ECMWF has publicly released Atlas, a software library supporting the development of Earth system model components and data processing, with an open source Apache 2 licence  partially developed under the ESCAPE project. The source code can be downloaded freely at www.github.com/ecmwf/atlas and contains installation instructions.
Emerging diverse and complex hardware solutions have a large impact on the programming models traditionally used in software for numerical weather prediction (NWP). Furthermore, NWP models are becoming increasingly complex as more Earth system components are introduced. Each model component may use different numerical algorithms and may be based on structured or unstructured grids.
In response, ECMWF is developing Atlas, an objectoriented (OO) programming library for developing flexible nextgeneration NWP models on existing and emerging hardware, such as GPUs. Atlas addresses the complexities associated with managing parallel distributed data structures on Earth grids. It provides meshgeneration capabilities from a wide catalogue of grids. Through its OO design, the memory layout and parallelisation of fields defined on meshes can be abstracted to accommodate specific numerical methods and hardware implementations. Atlas not only supports structured global grids such as the ones used operationally at ECMWF, but also unstructured meshes and structured regional grids as used in limitedarea models. Although Atlas’s main features are implemented using C++, a modern OO Fortran interface allows Atlas features to be used in most existing NWP software packages.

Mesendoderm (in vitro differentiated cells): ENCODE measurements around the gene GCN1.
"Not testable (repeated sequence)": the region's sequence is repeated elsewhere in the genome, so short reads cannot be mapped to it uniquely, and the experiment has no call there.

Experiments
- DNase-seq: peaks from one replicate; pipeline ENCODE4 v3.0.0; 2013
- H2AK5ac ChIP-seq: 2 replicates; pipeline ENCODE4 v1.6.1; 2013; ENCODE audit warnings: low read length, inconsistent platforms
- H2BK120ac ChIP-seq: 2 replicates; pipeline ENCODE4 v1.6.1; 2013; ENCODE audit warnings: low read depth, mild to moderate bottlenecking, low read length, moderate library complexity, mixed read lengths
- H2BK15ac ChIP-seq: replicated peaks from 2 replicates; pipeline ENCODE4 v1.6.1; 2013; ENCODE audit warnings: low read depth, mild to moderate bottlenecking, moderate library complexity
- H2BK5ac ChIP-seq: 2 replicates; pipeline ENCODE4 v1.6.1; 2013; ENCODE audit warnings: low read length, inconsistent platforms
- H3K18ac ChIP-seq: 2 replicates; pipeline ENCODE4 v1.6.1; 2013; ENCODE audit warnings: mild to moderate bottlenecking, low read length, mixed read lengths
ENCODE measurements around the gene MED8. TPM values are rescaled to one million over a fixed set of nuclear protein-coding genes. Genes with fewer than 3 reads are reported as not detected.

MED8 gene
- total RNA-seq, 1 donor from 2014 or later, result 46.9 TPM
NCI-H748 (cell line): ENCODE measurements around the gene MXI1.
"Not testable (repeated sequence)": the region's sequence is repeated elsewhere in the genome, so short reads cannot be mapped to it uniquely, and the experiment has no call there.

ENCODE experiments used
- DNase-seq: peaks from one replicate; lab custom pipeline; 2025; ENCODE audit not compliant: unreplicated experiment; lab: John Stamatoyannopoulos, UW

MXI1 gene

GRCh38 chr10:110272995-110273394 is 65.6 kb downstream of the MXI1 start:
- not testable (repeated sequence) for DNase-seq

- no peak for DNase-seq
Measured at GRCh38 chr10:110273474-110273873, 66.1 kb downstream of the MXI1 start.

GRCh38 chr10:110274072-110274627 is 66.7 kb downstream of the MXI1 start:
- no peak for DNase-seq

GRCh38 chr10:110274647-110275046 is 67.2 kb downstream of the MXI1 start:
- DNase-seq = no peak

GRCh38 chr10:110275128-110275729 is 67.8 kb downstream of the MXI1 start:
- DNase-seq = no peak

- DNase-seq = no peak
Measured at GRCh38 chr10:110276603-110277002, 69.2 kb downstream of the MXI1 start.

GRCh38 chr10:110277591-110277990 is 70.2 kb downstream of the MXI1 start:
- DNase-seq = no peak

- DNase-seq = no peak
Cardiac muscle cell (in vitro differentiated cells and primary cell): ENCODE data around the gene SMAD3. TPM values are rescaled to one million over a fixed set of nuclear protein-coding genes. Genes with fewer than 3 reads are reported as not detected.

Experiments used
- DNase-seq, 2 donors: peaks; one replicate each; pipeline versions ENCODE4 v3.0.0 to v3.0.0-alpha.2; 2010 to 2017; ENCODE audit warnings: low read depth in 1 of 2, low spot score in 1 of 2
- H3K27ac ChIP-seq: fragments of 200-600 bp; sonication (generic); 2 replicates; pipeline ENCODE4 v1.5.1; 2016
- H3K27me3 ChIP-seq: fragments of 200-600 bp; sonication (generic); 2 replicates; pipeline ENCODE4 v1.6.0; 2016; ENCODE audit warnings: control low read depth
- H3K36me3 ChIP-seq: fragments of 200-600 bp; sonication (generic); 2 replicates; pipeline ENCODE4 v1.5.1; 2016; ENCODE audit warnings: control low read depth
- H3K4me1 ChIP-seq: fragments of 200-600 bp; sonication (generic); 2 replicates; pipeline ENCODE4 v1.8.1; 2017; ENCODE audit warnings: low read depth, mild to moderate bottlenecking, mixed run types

Distributed mesh generation. Atlas is here used to generate a distributed mesh from a very coarse reduced octahedral Gaussian grid. Each distributed mesh partition can be constructed with parallel halos to allow stencil operations. Distributed fields can then be created based on a specific ‘function space’, which is tightly coupled to numerical schemes of how discrete data is interpreted in a continuous space At ECMWF, Atlas is being used in the development of a finitevolume module (FVM) for the Integrated Forecasting System (IFS) (see ECMWF Newsletter No. 145, pp. 24–29). Its parallel meshgeneration capabilities build a distributed unstructured mesh about the grid points of the IFS’s reduced Gaussian grid. The resulting triangular or quadrilateral elements are then used to evaluate finitevolume differential operators. Atlas’s mesh generator is also used in ECMWF’s new Meteorological Interpolation and Regridding (MIR) software (see ECMWF Newsletter No. 152, pp. 36–39), where the resulting elements are used to construct linear interpolation operators.

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